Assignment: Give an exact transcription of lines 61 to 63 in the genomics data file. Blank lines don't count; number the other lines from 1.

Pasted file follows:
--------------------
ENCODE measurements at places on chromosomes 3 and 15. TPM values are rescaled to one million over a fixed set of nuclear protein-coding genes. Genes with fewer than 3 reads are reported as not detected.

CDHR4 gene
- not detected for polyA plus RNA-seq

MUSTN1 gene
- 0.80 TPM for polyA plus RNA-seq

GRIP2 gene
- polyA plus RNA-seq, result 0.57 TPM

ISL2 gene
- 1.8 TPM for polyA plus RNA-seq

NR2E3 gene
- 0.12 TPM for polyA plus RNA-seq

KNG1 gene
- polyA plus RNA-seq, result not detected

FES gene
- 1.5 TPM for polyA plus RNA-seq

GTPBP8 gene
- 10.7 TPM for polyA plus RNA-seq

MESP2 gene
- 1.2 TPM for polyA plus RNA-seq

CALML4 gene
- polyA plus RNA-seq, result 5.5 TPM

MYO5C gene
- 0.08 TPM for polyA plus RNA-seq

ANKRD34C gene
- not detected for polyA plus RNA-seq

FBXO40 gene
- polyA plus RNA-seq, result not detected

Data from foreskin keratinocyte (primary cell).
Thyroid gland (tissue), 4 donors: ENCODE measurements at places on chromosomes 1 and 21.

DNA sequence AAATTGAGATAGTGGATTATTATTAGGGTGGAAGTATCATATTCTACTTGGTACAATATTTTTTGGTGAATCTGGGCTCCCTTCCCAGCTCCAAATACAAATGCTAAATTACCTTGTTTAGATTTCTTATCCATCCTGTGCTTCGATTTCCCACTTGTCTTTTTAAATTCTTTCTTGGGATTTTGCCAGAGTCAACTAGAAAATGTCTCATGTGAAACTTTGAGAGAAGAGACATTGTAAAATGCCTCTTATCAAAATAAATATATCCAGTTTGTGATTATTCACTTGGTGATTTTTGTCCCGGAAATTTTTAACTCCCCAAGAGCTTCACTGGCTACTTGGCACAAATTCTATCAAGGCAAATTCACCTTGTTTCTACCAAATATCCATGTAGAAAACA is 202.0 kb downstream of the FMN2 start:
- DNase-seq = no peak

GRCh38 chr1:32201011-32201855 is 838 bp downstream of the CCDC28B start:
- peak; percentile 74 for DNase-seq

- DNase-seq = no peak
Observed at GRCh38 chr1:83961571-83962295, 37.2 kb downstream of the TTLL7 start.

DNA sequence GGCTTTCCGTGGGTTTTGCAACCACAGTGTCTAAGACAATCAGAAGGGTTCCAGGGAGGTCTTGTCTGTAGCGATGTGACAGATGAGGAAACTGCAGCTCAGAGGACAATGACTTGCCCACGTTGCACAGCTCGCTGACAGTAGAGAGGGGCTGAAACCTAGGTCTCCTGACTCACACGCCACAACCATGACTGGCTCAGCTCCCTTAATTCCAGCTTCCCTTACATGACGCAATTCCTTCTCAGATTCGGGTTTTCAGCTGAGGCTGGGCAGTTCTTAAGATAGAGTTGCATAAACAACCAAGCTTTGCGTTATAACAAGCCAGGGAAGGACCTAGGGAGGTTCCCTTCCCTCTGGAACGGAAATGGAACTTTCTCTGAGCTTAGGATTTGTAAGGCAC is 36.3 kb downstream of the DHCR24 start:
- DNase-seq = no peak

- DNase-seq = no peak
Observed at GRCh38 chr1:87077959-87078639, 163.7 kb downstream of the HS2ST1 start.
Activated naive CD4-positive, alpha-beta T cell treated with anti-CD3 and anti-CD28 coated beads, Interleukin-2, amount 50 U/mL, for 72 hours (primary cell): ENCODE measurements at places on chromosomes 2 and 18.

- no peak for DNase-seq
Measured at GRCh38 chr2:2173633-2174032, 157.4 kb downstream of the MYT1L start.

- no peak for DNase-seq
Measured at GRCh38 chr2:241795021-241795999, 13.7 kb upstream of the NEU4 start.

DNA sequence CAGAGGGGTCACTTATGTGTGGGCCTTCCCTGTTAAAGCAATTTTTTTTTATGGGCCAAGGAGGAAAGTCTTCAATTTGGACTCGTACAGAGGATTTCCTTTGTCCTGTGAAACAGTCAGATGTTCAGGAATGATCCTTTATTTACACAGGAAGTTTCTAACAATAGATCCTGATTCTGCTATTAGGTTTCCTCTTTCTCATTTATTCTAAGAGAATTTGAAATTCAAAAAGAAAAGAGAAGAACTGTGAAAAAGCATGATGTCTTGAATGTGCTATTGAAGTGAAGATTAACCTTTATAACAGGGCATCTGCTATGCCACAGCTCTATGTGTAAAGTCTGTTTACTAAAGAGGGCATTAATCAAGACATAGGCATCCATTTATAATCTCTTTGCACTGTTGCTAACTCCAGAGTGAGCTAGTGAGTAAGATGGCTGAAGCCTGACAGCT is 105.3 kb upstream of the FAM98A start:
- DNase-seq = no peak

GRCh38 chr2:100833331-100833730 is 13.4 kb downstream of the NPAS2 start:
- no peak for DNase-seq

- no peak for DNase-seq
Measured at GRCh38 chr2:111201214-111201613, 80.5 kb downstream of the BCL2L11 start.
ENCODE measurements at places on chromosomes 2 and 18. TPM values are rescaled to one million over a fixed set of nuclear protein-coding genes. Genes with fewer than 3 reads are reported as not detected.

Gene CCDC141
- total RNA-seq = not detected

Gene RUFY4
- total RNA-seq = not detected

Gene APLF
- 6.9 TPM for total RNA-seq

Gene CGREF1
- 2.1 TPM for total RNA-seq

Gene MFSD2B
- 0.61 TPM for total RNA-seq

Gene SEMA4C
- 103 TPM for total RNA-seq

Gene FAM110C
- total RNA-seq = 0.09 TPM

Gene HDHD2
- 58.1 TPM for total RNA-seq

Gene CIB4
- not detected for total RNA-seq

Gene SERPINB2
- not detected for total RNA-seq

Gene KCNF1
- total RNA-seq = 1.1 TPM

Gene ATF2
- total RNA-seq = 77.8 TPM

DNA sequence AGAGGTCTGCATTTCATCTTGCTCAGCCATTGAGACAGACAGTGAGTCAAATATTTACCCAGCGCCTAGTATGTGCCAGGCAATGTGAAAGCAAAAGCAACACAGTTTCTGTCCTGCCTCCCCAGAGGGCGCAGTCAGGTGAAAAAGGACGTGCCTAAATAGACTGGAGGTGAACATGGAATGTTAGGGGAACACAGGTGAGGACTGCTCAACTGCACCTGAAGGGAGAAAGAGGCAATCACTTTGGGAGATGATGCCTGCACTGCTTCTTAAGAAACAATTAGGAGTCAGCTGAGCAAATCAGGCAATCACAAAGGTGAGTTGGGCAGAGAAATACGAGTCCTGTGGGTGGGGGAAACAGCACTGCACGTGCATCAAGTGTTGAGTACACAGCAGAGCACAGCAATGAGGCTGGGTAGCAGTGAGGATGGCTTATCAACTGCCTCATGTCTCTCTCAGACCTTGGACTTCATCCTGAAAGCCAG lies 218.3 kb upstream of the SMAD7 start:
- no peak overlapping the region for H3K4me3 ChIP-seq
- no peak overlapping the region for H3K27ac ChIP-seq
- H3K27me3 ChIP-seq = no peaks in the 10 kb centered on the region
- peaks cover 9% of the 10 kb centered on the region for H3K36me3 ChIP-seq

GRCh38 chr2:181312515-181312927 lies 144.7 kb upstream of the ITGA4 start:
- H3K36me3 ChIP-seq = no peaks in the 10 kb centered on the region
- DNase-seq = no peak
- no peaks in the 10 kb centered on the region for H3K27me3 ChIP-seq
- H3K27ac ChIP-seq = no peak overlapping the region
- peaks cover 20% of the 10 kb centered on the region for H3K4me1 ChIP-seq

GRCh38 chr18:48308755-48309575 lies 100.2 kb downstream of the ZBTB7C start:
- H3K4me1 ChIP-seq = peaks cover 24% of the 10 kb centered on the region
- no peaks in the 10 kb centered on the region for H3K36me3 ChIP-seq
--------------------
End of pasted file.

- 0.61 TPM for total RNA-seq

Gene SEMA4C
- 103 TPM for total RNA-seq